Also of interest...in rogues and thieves
by Deirdre Bair (Nan A. Talese, $30)
To most of us, Al Capone is “much more myth than man,” said Nathan Smith in Smithsonian.com. But Deirdre Bair’s new biography “draws on a rich and, until recently, untapped pool of resources”: the legendary gangster’s surviving relatives. Bair’s Capone proves “powerfully human.” Though he builds a criminal empire and rules it with blood, he’s also a music lover, a devoted son, and—after syphilis destroys his mental faculties—a middle-aged excon with the mind of a child.
by Frances Wilson (Farrar, Straus, & Giroux, $30)
Thomas de Quincey is such a vividly drawn character in this “irresistible” biography that he could “step forth and hit you up for a loan,” said Laura Miller in Slate.com. De Quincey, who pioneered the addiction memoir with 1821’s Confessions of an English Opium-Eater, was a brilliant young writer who wormed his way into William Wordsworth’s circle. Opium and debts soon consumed him, but he remains a dazzling central figure in this period portrait, a book “short on literary analysis and long on dish.”
The Spy Who Couldn’t Spell
by Yudhijit Bhattacharjee (NAL, $27)
Many dyslexics have become inspirational role models—but not CIA analyst Brian Patrick Regan, said Kevin Nance in the Chicago Tribune. Bullied and underestimated because of his disability, Regan sought payback by trying to sell secrets to Libya in 2000. The “electrifying core” of this account of the case is the cat-and-mouse game that developed between Regan and an FBI agent. Regan’s dyslexia, which initially made his encrypted messages doubly impenetrable, eventually gave him away.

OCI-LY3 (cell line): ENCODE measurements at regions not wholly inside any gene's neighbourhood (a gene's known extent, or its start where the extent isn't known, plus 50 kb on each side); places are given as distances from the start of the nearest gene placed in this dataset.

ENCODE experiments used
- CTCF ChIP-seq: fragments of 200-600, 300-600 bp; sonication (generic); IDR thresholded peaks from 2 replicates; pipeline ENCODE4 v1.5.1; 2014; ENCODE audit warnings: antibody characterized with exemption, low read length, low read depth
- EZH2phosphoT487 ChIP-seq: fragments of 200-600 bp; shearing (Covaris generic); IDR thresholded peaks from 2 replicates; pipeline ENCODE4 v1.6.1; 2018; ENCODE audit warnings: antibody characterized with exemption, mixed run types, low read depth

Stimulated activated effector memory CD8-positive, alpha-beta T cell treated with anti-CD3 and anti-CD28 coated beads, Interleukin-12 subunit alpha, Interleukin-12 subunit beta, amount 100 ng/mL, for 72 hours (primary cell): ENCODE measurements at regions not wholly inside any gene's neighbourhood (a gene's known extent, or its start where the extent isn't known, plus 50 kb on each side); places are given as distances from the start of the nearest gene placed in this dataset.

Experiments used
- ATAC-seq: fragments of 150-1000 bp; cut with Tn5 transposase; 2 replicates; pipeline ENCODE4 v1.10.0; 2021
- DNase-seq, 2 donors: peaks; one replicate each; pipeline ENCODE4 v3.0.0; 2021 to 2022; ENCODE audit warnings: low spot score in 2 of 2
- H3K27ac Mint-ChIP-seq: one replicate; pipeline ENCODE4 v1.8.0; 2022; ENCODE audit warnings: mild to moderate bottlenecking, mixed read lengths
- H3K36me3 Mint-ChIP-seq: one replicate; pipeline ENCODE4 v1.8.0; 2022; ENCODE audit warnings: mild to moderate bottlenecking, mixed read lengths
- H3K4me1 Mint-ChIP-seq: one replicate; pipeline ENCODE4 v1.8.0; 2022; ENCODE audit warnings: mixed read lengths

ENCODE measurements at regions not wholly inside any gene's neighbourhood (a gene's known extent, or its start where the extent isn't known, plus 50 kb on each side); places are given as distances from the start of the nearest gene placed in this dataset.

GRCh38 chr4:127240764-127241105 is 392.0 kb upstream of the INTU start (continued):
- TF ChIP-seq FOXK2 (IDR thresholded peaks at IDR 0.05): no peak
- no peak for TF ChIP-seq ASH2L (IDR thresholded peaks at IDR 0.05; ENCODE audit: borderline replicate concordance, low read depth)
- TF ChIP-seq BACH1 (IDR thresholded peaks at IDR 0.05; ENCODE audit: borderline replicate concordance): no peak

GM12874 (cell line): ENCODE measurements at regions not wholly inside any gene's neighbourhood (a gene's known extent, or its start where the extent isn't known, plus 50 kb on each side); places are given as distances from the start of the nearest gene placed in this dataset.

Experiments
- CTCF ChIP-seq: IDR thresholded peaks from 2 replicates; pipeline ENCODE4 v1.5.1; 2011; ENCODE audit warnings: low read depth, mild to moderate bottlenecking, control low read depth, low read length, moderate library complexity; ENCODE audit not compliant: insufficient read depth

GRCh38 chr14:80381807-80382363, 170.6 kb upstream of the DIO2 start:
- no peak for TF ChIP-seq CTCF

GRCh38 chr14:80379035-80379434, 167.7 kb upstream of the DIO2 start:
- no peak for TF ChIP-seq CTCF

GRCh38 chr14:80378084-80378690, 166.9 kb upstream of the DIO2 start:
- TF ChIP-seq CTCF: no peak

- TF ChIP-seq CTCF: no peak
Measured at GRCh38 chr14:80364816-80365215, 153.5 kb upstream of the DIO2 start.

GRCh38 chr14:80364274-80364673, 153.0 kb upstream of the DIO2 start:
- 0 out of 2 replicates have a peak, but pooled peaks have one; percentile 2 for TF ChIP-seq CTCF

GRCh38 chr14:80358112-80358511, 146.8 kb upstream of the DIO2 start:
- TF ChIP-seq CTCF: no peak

The Thieves of Threadneedle Street
by Nicholas Booth (Pegasus, $28)
If only our financial swindlers were still as charming as they were in 1873, said Marilyn Stasio in The New York Times. In this “jaunty” account of a real-life caper, two brothers from Cincinnati nearly break the Bank of England by passing forged notes in London, and then maintain a remarkable level of decorum while eluding an international chase. The Bidwell brothers’ scam revealed that the entire banking system ran wholly on trust, but “strange as it may seem,” they actually admired that ethic.